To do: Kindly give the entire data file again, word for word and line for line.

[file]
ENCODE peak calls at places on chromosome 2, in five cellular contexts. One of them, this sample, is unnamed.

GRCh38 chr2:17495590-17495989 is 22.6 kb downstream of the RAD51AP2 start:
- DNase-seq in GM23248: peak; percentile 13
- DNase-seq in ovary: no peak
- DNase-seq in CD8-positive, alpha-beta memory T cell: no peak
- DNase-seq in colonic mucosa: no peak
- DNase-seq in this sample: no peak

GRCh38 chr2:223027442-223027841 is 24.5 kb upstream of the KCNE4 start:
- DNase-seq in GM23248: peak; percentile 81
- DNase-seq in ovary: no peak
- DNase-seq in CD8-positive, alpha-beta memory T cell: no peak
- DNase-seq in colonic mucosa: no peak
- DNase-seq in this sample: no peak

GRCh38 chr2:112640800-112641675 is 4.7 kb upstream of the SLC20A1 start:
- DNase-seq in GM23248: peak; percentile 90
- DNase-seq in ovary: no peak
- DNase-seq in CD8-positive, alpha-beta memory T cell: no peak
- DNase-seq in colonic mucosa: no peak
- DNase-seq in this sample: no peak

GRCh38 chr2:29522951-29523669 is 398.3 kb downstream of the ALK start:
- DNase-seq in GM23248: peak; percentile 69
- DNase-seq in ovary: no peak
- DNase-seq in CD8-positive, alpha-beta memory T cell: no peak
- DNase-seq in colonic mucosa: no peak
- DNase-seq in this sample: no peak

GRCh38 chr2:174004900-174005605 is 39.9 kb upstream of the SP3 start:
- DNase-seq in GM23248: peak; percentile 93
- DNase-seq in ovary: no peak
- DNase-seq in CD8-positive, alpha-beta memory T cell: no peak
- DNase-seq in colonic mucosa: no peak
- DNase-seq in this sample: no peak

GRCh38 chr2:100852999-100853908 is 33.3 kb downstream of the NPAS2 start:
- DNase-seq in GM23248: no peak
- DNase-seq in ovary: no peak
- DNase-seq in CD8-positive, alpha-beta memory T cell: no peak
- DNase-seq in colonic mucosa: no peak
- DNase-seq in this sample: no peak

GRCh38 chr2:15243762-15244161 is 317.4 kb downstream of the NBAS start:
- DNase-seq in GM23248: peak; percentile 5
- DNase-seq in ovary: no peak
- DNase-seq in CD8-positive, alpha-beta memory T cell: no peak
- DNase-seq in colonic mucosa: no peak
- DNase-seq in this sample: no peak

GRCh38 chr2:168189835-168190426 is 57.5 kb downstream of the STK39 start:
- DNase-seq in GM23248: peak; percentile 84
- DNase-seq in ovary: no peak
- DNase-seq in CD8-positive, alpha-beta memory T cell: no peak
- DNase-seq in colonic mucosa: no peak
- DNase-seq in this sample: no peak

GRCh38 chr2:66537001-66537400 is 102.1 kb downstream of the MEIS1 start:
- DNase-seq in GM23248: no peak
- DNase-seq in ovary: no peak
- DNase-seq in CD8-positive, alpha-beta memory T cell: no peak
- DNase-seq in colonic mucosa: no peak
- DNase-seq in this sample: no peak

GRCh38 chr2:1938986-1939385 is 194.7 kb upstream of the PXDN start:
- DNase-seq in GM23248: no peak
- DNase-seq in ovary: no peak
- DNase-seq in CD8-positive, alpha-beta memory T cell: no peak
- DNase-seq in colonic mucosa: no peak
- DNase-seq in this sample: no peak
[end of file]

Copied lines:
ENCODE peak calls at places on chromosome 2, in five cellular contexts. One of them, this sample, is unnamed.

GRCh38 chr2:17495590-17495989 is 22.6 kb downstream of the RAD51AP2 start:
- DNase-seq in GM23248: peak; percentile 13
- DNase-seq in ovary: no peak
- DNase-seq in CD8-positive, alpha-beta memory T cell: no peak
- DNase-seq in colonic mucosa: no peak
- DNase-seq in this sample: no peak

GRCh38 chr2:223027442-223027841 is 24.5 kb upstream of the KCNE4 start:
- DNase-seq in GM23248: peak; percentile 81
- DNase-seq in ovary: no peak
- DNase-seq in CD8-positive, alpha-beta memory T cell: no peak
- DNase-seq in colonic mucosa: no peak
- DNase-seq in this sample: no peak

GRCh38 chr2:112640800-112641675 is 4.7 kb upstream of the SLC20A1 start:
- DNase-seq in GM23248: peak; percentile 90
- DNase-seq in ovary: no peak
- DNase-seq in CD8-positive, alpha-beta memory T cell: no peak
- DNase-seq in colonic mucosa: no peak
- DNase-seq in this sample: no peak

GRCh38 chr2:29522951-29523669 is 398.3 kb downstream of the ALK start:
- DNase-seq in GM23248: peak; percentile 69
- DNase-seq in ovary: no peak
- DNase-seq in CD8-positive, alpha-beta memory T cell: no peak
- DNase-seq in colonic mucosa: no peak
- DNase-seq in this sample: no peak

GRCh38 chr2:174004900-174005605 is 39.9 kb upstream of the SP3 start:
- DNase-seq in GM23248: peak; percentile 93
- DNase-seq in ovary: no peak
- DNase-seq in CD8-positive, alpha-beta memory T cell: no peak
- DNase-seq in colonic mucosa: no peak
- DNase-seq in this sample: no peak

GRCh38 chr2:100852999-100853908 is 33.3 kb downstream of the NPAS2 start:
- DNase-seq in GM23248: no peak
- DNase-seq in ovary: no peak
- DNase-seq in CD8-positive, alpha-beta memory T cell: no peak
- DNase-seq in colonic mucosa: no peak
- DNase-seq in this sample: no peak

GRCh38 chr2:15243762-15244161 is 317.4 kb downstream of the NBAS start:
- DNase-seq in GM23248: peak; percentile 5
- DNase-seq in ovary: no peak
- DNase-seq in CD8-positive, alpha-beta memory T cell: no peak
- DNase-seq in colonic mucosa: no peak
- DNase-seq in this sample: no peak

GRCh38 chr2:168189835-168190426 is 57.5 kb downstream of the STK39 start:
- DNase-seq in GM23248: peak; percentile 84
- DNase-seq in ovary: no peak
- DNase-seq in CD8-positive, alpha-beta memory T cell: no peak
- DNase-seq in colonic mucosa: no peak
- DNase-seq in this sample: no peak

GRCh38 chr2:66537001-66537400 is 102.1 kb downstream of the MEIS1 start:
- DNase-seq in GM23248: no peak
- DNase-seq in ovary: no peak
- DNase-seq in CD8-positive, alpha-beta memory T cell: no peak
- DNase-seq in colonic mucosa: no peak
- DNase-seq in this sample: no peak

GRCh38 chr2:1938986-1939385 is 194.7 kb upstream of the PXDN start:
- DNase-seq in GM23248: no peak
- DNase-seq in ovary: no peak
- DNase-seq in CD8-positive, alpha-beta memory T cell: no peak
- DNase-seq in colonic mucosa: no peak
- DNase-seq in this sample: no peak